Thread: First couple of parts...
After a couple of - ahem - 'experimental runs' I've managed to cut a few parts...
This is a part that my machine made for itself. It mounts to the plate edge and holds an inductive proximity switch. The idea is to be able to tweak the position of the limit/home switch. Machined in about 10 minutes.
A friend of mine had a load of small parts cast, the inverted spherical cups that you see have come out slightly under-size... He has a shed load of these that he wants to widen by kissing them with a ball-nose end-mill. They're fiddly things (only 16mm long) and he needed a way of locating them quickly and accurately under his press-drill, so I came up with this. I had to oversize the pockets by 0.25mm to account for the lip you get with cast parts, but it's a pretty good snug fit without the part 'sticking'. This is the part before it got cut loose of the stock it was machined from. The finish was a bit of wet and dry paper followed by wire wool. He's using it and says it works a treat. Good stuff! Machined in the best part of an hour.
Measuring both parts with my vernier callipers, they're ±0.05. Fresh end-mills and conservative feeds (no more than 300mm/min with DOC no more than 0.5mm) go a long way...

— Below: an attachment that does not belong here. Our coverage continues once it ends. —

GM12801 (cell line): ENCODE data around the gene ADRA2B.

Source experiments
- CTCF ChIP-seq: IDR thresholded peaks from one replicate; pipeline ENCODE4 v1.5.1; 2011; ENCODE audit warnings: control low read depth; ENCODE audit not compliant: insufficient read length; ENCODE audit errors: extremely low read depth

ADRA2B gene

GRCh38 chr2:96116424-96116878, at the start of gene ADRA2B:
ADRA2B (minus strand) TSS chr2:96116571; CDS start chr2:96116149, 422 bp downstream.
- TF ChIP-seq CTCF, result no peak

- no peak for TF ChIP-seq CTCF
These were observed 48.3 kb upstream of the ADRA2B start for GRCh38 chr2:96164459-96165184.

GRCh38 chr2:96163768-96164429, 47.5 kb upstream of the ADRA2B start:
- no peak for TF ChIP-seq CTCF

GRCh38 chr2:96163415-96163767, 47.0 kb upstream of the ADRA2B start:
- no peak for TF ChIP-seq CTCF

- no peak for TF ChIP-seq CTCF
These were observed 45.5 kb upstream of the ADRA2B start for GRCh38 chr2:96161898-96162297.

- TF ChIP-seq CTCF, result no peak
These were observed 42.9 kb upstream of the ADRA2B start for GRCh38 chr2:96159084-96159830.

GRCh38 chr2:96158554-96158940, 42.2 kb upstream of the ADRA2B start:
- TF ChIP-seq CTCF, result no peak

Great stuff ! , regarding the switch mount, how did you get that nice rounded edge around the perimeter ?Spelling mistakes are not intentional, I only seem to see them some time after I've posted
Well done Wal. It must give you a great sense of satisfaction. Design a machine, build it and then start to produce meaningful work with it.WOW. G.
Really nice wal, great job on both the machine and the first jobs! Are you pleased with the accuracy? Jim
Great stuff Wal, good to see things cut by your machine. Must give you great satisfaction!Neil...
Great stuff and always nice to see parts coming off of a machine.
What CAM software did you use for those?
Yes indeed - it's pretty cool seeing something you've made make something else...
Jim - accuracy wise, yep, for the kind of stuff I'm going to be making I'm reasonably happy with the accuracy. Of course, compare this to real world precision engineering and it's just a toy - to take it to the next level would require not only better grades of accuracy/stiffness in the components used, but also a more refined approach to assembling/measuring/adjusting the finished machine. For example, (using the rather laborious process of shimming) I can get the dial gauge mounted in the spindle to stay at 0 spinning it from the left to the right of the table - however, front to back I'm seeing a 0.05mm rise over around 20cms. I'll try to iron that out, but for the moment I'm living with it.
Adrian, software wise - .pdf of the profiles/pockets/drill holes etc. generated in Illustrator. Toolpaths created with Vectric's Cut2D (really nice, easy to use piece of software - can't recommend it highly enough...) Machine control by LinuxCNC - again, top software and easy to get a handle on the basics of operating it (which is as far as I've got).
Thanks again to the MyCNC Forum and everyone who has contributed an opinion along with advice/encouragement.
Wal, I can't remember seeing finished pics of your machine? Are they somewhere and I'm blind or you keeping it a secret?Neil...
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